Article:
The ailerons and elevator are less responsive—mushy—because less air is flowing over those control surfaces. The point of the maneuver is to explore the full range of the aircraft’s envelope, and manipulate the airplane close to the stall speed.
If we think about basic slow flight, we recall that the airplane is flying at a lower airspeed at a higher angle of attack (see “The New Slow Flight,” February 2017 Flight Training). Hence, you may need to be exert more force on yoke or stick and rudders than you would during normal cruise flight as you work to keep the airplane at your desired airspeed and altitude.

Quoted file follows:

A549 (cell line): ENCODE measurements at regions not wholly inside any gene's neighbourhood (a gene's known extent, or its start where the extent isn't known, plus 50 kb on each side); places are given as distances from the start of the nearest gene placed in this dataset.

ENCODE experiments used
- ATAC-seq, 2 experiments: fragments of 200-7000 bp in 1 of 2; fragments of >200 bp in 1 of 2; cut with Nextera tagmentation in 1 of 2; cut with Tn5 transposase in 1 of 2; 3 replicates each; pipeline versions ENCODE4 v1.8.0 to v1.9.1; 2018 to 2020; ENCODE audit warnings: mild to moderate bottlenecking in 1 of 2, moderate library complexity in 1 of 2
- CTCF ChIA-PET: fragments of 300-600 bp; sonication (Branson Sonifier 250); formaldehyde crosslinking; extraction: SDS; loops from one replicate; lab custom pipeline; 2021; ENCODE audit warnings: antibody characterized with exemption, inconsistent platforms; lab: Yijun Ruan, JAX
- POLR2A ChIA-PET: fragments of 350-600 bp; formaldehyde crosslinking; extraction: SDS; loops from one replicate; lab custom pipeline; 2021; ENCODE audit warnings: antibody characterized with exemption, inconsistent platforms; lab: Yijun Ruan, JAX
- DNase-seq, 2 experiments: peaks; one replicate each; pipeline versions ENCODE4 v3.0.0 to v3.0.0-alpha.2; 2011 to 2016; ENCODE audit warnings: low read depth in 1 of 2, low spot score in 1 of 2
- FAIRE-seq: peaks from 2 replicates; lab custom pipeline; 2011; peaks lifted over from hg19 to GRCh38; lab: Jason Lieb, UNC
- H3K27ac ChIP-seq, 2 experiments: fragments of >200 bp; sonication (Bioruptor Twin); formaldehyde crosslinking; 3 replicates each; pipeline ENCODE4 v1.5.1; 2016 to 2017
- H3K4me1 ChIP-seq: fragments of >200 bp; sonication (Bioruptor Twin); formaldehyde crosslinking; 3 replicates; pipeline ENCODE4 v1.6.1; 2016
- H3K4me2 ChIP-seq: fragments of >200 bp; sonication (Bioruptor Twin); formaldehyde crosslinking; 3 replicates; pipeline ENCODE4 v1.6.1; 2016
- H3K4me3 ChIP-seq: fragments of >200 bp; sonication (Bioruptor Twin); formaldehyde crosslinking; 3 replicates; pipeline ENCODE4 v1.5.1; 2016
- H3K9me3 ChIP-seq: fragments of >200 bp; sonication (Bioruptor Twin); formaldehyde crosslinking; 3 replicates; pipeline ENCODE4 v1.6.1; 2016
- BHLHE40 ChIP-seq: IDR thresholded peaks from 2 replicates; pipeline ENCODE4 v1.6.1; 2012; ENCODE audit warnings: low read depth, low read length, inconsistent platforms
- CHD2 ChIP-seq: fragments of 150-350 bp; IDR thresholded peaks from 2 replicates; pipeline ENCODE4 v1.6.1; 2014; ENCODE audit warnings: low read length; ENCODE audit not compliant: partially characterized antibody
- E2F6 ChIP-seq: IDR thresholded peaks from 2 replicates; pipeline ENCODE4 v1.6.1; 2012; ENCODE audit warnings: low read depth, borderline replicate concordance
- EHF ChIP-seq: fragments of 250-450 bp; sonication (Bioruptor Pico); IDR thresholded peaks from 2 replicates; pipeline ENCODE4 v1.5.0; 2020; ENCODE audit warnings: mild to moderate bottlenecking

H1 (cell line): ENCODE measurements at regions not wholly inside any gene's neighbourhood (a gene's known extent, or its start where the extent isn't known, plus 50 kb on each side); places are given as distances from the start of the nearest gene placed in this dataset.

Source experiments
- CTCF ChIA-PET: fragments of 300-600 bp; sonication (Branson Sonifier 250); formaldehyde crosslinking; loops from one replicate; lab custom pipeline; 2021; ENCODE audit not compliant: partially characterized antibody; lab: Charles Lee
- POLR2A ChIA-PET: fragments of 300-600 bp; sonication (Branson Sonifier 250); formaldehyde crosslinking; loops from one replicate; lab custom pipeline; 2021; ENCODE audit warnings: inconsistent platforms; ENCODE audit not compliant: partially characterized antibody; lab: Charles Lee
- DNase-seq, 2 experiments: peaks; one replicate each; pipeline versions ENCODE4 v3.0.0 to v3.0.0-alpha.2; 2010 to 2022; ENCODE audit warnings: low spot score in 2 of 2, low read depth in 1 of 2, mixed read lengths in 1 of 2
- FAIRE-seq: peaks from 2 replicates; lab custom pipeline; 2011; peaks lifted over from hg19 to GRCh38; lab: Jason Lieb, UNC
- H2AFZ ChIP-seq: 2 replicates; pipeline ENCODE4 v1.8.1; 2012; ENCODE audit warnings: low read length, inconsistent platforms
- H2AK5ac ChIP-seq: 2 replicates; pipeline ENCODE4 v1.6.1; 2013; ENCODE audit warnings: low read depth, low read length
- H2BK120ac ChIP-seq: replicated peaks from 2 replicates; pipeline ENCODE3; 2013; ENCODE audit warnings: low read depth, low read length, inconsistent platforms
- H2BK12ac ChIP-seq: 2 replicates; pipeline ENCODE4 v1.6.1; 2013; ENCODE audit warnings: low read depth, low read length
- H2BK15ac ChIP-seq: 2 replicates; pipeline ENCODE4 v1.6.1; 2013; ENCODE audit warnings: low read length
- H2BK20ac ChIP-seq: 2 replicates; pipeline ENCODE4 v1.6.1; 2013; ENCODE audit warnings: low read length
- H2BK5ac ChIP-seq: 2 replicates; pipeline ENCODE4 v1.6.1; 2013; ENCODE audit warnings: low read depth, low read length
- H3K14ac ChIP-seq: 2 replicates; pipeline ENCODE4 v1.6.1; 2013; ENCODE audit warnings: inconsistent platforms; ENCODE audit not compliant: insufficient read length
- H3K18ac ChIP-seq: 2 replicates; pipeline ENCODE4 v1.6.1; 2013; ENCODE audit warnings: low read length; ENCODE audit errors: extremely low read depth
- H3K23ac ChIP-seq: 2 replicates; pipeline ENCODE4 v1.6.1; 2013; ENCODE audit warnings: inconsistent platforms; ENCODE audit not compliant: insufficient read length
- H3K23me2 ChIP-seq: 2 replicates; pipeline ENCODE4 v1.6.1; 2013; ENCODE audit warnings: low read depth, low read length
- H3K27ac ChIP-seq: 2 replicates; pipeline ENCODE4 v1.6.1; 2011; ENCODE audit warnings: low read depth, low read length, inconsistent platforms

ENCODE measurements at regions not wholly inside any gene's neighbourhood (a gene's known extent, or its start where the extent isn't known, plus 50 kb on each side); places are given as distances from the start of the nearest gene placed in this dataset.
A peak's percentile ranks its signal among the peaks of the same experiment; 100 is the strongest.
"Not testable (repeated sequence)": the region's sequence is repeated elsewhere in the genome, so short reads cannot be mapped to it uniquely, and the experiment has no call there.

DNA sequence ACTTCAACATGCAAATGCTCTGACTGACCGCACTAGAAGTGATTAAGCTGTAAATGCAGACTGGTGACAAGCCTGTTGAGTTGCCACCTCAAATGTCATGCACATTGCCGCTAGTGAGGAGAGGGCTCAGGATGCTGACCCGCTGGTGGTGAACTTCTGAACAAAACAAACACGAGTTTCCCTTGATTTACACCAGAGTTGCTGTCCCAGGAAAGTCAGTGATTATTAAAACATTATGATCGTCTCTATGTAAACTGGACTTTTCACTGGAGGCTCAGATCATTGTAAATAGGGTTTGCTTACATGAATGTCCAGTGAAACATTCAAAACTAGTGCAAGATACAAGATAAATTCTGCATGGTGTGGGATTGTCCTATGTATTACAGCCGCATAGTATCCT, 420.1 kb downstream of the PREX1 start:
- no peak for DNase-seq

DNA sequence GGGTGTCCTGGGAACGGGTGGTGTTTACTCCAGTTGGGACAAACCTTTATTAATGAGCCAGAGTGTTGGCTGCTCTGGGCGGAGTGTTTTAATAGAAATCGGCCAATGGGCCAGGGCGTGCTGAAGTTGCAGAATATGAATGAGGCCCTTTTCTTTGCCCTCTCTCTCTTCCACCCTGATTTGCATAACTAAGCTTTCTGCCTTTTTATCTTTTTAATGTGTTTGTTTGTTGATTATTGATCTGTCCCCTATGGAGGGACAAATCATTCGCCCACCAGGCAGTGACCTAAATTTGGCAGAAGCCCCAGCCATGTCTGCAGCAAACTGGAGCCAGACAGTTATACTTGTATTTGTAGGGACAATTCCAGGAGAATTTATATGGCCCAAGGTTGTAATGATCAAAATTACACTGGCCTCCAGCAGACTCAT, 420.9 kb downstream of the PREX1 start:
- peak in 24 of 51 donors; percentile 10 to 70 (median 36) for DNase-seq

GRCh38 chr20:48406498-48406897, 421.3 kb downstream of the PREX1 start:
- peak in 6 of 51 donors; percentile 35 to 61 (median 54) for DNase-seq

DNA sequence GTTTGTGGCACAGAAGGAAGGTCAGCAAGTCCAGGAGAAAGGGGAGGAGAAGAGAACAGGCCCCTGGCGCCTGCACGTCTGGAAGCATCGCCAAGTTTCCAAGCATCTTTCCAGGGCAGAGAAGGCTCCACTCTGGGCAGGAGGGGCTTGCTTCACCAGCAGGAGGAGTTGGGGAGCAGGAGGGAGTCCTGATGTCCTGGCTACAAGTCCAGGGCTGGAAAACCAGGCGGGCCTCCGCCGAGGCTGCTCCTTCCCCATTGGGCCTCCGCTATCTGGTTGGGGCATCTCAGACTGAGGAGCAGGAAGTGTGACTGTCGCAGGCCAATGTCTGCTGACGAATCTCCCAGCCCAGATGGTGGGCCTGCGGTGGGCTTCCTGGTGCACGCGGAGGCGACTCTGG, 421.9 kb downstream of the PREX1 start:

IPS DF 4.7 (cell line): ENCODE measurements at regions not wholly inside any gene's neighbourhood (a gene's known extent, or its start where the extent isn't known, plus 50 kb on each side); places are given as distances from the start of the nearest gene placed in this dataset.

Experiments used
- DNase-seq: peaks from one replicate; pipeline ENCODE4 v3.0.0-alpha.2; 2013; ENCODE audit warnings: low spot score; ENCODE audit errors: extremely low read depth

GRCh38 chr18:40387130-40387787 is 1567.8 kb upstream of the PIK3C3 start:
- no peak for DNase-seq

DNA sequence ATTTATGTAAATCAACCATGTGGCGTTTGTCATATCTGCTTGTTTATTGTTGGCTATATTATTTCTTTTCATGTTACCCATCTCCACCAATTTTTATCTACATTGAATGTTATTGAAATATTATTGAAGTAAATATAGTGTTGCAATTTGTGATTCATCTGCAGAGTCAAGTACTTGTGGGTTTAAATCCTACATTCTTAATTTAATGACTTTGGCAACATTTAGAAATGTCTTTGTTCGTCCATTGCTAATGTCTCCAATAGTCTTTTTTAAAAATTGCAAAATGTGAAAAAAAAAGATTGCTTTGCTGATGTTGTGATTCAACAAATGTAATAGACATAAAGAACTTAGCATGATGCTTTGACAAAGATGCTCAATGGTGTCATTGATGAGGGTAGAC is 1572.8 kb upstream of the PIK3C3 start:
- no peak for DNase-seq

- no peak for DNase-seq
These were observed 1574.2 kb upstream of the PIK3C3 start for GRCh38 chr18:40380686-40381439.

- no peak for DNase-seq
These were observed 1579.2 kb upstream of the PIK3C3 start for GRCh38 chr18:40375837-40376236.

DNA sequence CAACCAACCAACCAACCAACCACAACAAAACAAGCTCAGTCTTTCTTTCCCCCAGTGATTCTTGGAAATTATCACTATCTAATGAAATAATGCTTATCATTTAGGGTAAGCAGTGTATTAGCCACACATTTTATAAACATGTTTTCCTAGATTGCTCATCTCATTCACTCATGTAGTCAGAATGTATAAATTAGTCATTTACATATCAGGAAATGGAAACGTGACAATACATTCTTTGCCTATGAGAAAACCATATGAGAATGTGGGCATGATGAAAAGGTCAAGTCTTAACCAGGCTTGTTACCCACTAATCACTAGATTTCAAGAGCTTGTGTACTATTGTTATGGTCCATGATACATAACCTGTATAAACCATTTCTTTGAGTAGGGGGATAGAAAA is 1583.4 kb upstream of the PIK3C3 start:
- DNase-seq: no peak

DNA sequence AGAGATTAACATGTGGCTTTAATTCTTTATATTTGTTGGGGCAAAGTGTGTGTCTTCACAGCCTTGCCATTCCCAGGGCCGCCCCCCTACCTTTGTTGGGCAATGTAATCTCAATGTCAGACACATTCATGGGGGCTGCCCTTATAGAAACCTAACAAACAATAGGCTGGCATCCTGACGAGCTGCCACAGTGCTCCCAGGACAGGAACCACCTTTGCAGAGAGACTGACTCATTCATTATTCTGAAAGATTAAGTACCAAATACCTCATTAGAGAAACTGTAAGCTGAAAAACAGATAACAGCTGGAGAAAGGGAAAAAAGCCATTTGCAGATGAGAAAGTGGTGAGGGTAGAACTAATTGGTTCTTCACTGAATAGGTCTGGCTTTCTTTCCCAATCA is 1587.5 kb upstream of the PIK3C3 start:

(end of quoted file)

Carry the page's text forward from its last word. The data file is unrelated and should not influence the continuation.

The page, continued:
Turning in slow flight may require greater manipulation of the controls, but the turn itself should not be dramatic—no more than standard rate. A steeper turn at a slower airspeed increases the airplane’s stall speed, so aggressive turns at slow airspeeds could result in a stall.